These days, a diagnosis of Cephalopelvic Disproportion is not all that rare. If a late-pregnancy ultrasound has determined that the baby is expected to be large, some OBs may jump to the conclusion that a cesarean section would be a safer option. But cases of absolute Cephalopelvic Disproportion are exceedingly uncommon, and often result from a prior pelvic injury, or from childhood malnutrition. Many women give birth to very large babies (over 10 pounds) vaginally with no problems at all. While Cephalopelvic Disproportion does exist, and some women are truly unable to give birth vaginally because their pelvis is too small to enable delivery, it is not possible to accurately diagnose CPD before a woman has attempted to give birth.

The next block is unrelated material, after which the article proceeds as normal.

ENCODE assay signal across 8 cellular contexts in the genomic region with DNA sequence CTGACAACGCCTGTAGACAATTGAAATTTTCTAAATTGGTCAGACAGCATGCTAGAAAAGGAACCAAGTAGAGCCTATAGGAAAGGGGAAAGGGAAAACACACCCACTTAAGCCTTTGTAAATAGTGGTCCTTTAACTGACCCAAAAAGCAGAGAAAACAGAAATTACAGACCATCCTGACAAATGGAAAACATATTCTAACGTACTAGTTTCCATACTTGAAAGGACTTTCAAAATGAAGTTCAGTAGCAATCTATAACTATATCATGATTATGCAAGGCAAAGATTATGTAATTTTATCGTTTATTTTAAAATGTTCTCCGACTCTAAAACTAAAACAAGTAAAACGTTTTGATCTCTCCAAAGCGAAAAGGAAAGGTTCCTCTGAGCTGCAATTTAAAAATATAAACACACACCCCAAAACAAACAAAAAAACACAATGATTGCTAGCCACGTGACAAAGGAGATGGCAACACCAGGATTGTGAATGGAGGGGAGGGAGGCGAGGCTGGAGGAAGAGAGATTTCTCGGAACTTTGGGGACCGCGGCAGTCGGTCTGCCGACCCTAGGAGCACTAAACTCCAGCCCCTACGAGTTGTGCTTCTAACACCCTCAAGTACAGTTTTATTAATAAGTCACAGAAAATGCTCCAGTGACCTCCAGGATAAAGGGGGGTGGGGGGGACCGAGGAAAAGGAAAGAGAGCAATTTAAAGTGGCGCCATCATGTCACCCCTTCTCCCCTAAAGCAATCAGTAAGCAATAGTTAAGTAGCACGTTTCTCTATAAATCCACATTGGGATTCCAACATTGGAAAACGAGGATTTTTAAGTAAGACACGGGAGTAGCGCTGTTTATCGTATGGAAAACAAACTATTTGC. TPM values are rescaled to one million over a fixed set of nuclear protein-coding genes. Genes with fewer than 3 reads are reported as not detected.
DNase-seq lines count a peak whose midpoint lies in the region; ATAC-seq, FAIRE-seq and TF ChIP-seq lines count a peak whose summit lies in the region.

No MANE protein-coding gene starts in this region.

A stalled labor can be caused by a wide variety of factors other than Cephalopelvic Disproportion, and a labor that is progressing comparatively slowly should not automatically result in the conclusion that the maternal pelvis is too small. Interestingly, one study showed that 68 percent of women who received a diagnosis of "absolute Cephalopelvic Disproportion" still gave birth vaginally. Apparently, something is lacking in the diagnostic process. Unless women have a clear reason to believe that their pelvis is factually too small, an assumption that vaginal delivery is possible is highly likely to be correct.